Welfare Reform? Not For The Orthodox
I have good news: Commentary now loves poor people’s babies.
This may come as something of a surprise. For decades, the magazine has frightened its conservative readers with Malthusian horrors: “young, often teenaged, unmarried mothers” incentivized by welfare to breed a “permanent underclass.” Welfare, Commentary consistently argues, creates a parallel society, with values so different that “in many welfare families, no one has ever held a regular job,” and children are not “socialized to the world of work.” Hordes of the just-hatched bastards (in the technical sense) rove the streets, preying on vulnerable young Hudson Institute staffers. Not exactly compassionate conservatism.
So what explains the magazine’s Scrooge-like conversion? Well, I left out a word. Actually, Commentary loves poor Orthodox people’s babies.
Yesterday morning, Jonathan Tobin reveled in the results of a new survey of New York’s Jewish population which found that while most of New York Jewry continues to shrink, the population of Hasidim and other Orthodox Jews is booming. Tobin crowed that because Orthodox Jews tend to be politically conservative, the surge of right-wing yeshiva bochers spells the end of American Jewish liberalism. (The level-headed Michael Kopolow explains why this is probably not true.)
That afternoon, Seth Mandel chimed in to praise the Orthodox world capable of such fecundity. While liberals give to universalist causes, the Orthodox yeshiva world boasts “a significant communal support network, in addition to classic charitable giving.” Orthodox Jews “possess an admirable and energetic sense of duty to one another,” which may be the reason they are “the source of the positive trends in the study.”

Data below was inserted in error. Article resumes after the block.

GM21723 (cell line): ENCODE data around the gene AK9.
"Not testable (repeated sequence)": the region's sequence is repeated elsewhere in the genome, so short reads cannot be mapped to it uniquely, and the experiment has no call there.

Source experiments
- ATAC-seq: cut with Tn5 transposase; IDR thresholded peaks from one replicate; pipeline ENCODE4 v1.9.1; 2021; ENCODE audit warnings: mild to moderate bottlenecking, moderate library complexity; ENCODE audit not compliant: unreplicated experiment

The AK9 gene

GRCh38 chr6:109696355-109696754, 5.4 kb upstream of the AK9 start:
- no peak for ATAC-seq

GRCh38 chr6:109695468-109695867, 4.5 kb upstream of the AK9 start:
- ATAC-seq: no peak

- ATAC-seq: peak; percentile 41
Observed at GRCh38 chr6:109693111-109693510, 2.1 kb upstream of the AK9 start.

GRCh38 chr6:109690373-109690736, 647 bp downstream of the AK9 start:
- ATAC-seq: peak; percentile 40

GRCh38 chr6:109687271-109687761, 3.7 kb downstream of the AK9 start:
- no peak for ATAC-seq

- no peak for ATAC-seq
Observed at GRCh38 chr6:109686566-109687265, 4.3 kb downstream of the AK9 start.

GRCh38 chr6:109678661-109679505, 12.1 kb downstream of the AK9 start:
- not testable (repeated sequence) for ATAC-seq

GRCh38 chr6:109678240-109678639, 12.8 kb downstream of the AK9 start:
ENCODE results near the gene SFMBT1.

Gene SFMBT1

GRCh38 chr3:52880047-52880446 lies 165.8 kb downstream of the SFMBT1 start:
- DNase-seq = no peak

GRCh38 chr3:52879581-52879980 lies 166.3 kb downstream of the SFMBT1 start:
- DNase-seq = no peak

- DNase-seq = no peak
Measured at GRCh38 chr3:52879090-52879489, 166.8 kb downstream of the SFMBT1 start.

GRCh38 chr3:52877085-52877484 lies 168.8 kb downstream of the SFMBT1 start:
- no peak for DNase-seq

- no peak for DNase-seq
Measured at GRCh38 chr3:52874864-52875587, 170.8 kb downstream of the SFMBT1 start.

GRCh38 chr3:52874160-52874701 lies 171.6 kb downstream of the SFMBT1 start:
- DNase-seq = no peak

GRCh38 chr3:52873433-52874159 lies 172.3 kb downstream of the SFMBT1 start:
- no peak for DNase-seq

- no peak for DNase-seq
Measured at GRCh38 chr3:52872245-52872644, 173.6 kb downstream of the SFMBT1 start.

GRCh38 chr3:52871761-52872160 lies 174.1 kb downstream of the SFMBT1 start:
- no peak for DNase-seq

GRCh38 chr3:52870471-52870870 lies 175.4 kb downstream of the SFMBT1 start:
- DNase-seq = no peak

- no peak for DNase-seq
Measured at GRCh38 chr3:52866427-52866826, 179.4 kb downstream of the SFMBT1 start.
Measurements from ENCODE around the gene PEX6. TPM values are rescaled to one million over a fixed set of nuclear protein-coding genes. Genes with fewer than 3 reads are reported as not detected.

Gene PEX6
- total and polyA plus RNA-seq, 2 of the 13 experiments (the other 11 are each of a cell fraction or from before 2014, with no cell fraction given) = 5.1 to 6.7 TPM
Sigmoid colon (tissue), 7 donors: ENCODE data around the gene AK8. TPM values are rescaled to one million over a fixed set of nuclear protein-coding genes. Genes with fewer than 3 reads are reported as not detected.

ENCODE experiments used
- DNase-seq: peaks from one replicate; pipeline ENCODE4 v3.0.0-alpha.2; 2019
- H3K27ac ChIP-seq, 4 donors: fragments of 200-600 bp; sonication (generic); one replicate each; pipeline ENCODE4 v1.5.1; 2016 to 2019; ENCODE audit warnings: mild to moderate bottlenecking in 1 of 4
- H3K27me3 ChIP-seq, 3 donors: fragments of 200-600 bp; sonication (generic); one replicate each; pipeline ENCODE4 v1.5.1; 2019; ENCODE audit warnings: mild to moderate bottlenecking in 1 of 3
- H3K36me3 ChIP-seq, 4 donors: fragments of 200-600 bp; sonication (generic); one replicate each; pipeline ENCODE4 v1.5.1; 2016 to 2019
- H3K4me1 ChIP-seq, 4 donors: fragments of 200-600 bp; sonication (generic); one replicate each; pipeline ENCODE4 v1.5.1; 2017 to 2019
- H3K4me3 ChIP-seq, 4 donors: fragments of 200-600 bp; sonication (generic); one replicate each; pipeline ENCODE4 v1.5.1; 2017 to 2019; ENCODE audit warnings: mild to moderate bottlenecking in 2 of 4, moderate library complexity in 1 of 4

You know what else they possess? Staggering quantities of public assistance. Take the overwhelmingly Hasidic Kiryas Joel, the poorest place in America. As the Times reported last year, “half of [its] residents receive food stamps, and one third receive Medicaid benefits and rely on federal vouchers to help pay their housing costs.” And boy, do they have children: The median household in Kiryas Joel has six people, and the median age is twelve. Many of its men learn Torah full-time instead of working, and the community’s low high-school graduation rate would be even lower if its religious schools had real academic standards. These kids are hardly being “socialized to the world of work.” And it’s not just Kiryas Joel: back in 1996, at the heart of “welfare reform,” a full third of Williamsburg’s Hasidim received public assistance.
Welfare is, and has been for some time, a crucial ingredient in these communities. While Hasidim take care of their own, they also get taxpayers to take care of them. Like Israeli Haredim, Kiryas Joel’s Hasidim vote together to secure, for instance, a “luxurious 60-bed postnatal maternal care center… built with $10 million in state and federal grants.” Off the record, New York City officials admit that Williamsburg’s Hasidim “work the system,” and experts who don’t have to be reelected come out and just admit there’s widespread fraud. As Shmarya Rosenberg has argued, the Haredi birthrate, to be sustainable, requires large and consistent infusions of cash from outside. In Williamsburg, welfare really is a lifestyle.
What’s amazing is that these are, detail for detail, the exact welfare ghosts of Commentary’s past. Public subsidies incentivize industrial birthing. Welfare discourages remunerative work. A parallel, insular society evolves, dependent on the outside world and contemptuous of its values. It’s wrong for Commentary to valorize an Orthodox demographic boom that depends heavily on the welfare state, given that for decades they have attacked those very institutions for promoting those very trends among the poor. But then again, Haredi children are the key to “Jewish continuity”… so yea, Commentary will be coming to the bris.